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Endocrine Society
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Copyright © 2018 Endocrine Society
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0013-7227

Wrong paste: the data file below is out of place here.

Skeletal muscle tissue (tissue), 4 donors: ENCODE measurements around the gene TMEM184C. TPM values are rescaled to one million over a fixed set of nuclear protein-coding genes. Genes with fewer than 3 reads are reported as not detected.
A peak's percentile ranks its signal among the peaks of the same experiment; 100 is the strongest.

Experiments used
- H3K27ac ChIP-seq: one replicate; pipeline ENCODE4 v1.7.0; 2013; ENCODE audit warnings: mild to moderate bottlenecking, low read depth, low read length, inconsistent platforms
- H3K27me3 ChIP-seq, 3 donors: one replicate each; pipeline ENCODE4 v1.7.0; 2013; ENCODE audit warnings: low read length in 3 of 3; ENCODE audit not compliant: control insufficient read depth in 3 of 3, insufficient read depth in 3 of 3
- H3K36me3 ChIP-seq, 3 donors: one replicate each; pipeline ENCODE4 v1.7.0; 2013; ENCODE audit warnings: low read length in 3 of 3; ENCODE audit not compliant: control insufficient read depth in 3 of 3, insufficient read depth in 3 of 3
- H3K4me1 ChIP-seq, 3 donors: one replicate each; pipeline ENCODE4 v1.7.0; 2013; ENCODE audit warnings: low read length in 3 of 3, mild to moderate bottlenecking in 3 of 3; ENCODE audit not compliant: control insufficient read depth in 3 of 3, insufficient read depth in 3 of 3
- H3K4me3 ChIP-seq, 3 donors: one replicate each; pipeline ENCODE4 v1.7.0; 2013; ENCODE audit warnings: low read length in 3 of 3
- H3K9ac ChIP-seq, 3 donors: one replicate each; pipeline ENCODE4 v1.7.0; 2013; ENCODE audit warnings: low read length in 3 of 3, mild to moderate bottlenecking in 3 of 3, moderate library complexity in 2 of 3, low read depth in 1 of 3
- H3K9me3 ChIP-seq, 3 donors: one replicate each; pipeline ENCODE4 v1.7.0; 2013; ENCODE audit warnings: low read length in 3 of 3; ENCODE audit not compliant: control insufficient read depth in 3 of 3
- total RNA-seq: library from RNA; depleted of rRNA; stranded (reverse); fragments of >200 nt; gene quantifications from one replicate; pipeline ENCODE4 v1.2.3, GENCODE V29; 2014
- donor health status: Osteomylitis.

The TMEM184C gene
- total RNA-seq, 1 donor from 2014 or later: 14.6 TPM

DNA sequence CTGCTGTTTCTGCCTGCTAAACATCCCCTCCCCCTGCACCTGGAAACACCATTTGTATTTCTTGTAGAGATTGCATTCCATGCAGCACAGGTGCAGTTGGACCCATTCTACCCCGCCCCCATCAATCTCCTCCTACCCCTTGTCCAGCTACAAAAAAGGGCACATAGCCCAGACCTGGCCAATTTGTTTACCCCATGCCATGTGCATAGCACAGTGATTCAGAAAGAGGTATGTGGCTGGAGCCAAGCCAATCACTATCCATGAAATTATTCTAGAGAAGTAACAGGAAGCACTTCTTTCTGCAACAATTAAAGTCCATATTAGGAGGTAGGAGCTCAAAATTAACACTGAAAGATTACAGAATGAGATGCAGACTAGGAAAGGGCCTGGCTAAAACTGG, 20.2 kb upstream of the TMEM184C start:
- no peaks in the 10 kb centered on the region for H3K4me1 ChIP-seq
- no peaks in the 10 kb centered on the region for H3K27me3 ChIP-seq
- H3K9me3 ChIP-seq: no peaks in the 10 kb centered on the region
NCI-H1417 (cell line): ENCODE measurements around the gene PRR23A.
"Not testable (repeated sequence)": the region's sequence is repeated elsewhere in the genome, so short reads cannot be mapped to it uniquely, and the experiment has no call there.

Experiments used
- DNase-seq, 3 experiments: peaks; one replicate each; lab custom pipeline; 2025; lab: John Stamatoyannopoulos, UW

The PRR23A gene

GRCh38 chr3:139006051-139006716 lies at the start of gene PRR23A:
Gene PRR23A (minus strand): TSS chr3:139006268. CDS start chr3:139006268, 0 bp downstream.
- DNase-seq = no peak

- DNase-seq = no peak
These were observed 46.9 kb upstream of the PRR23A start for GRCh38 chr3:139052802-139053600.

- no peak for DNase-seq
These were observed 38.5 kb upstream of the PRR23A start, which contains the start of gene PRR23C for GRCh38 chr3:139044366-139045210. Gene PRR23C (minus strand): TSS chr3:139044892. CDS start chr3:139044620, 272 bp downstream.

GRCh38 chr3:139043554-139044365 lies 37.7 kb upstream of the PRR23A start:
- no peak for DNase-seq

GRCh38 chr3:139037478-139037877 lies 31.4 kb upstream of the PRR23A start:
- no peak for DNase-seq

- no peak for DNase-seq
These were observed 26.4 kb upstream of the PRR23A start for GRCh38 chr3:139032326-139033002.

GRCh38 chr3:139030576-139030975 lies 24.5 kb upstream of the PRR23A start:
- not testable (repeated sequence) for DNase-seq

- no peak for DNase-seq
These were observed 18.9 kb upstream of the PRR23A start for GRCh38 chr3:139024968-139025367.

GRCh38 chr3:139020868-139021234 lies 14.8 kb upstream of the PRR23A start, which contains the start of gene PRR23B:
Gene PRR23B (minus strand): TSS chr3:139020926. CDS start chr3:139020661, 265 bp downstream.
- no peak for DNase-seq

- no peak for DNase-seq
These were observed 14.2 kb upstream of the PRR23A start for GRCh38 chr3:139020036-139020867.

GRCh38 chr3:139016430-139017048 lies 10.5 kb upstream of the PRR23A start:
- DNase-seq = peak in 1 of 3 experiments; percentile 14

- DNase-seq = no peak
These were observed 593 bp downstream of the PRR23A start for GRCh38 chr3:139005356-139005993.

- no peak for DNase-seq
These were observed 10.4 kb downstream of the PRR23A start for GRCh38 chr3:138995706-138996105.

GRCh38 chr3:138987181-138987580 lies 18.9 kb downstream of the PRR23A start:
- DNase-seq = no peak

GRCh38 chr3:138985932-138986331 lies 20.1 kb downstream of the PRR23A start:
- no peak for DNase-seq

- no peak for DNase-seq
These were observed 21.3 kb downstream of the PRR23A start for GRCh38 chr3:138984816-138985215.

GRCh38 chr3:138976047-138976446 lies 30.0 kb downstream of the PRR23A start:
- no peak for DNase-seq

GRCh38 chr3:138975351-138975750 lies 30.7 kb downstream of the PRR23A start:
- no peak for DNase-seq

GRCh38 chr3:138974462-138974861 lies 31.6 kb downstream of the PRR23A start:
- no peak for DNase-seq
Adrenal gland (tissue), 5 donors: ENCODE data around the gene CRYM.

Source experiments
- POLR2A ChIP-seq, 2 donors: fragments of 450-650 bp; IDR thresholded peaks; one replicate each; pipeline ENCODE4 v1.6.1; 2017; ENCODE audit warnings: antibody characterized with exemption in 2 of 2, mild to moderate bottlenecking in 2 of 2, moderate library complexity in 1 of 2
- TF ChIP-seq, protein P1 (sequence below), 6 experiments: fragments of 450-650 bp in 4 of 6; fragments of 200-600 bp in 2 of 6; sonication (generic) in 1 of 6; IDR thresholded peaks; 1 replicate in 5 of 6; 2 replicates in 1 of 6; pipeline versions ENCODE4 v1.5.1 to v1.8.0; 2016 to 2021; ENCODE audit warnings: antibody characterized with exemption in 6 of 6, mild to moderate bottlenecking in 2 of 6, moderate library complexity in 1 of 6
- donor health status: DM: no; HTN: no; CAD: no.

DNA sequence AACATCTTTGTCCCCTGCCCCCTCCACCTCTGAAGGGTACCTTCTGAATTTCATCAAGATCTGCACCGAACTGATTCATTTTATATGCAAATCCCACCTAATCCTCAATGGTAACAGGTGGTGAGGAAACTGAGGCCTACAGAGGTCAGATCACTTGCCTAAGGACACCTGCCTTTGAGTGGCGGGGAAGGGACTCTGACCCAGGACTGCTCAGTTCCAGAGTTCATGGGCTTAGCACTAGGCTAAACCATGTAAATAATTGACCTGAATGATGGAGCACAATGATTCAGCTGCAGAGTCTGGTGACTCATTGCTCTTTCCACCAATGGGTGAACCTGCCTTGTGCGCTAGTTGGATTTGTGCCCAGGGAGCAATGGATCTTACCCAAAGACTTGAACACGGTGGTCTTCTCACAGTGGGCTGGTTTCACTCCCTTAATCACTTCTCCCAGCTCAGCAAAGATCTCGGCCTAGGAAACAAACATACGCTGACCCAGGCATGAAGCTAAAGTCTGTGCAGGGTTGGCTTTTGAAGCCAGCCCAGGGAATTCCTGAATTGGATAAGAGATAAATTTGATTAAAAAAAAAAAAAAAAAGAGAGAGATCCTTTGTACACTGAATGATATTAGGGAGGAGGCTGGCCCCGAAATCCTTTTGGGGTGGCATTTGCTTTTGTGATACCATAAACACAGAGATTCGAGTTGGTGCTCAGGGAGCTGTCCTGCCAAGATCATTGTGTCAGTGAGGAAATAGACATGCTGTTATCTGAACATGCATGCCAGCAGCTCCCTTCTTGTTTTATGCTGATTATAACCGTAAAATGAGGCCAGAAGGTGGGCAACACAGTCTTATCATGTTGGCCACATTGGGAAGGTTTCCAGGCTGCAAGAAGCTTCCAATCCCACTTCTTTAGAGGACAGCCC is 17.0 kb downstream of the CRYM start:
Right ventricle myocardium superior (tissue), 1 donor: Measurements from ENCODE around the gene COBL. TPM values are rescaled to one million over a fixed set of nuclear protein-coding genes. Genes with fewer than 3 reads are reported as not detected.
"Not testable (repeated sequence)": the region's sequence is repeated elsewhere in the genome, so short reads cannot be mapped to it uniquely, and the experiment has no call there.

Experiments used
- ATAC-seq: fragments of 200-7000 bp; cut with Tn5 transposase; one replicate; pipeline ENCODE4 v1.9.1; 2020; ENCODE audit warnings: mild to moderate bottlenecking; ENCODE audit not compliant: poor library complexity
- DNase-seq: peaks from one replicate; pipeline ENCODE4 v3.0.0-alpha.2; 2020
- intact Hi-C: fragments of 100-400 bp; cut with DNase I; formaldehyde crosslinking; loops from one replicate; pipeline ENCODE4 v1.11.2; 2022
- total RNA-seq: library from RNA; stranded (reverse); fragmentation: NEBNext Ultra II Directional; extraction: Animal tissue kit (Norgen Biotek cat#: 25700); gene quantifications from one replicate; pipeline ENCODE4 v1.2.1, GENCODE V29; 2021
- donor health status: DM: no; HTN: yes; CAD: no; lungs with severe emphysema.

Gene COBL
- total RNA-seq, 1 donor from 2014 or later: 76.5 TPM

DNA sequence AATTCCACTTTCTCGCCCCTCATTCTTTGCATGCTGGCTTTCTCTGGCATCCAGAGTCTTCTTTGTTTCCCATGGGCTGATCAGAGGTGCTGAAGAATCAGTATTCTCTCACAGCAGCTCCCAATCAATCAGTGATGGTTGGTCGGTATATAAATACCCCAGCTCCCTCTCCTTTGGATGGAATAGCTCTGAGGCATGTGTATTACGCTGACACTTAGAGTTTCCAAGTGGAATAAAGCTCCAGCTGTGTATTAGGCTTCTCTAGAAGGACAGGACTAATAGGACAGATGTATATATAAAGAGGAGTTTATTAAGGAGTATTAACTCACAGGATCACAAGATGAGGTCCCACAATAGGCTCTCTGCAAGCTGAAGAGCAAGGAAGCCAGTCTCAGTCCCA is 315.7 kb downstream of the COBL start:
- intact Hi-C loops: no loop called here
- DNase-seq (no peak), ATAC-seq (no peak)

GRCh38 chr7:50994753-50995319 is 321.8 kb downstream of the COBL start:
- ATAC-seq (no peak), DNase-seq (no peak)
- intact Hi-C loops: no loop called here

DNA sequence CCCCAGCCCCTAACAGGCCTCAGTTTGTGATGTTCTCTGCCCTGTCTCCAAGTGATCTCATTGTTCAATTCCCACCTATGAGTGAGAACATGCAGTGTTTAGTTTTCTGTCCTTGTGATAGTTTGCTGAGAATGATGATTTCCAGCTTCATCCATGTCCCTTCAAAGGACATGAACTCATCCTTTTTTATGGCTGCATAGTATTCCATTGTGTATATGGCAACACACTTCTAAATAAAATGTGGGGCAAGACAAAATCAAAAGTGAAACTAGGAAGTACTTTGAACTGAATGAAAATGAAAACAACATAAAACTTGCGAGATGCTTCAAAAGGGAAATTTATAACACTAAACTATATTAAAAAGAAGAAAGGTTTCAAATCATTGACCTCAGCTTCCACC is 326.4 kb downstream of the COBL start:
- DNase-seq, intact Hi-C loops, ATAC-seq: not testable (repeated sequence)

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1945-7170
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10.1210/en.2017-00686
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Abstract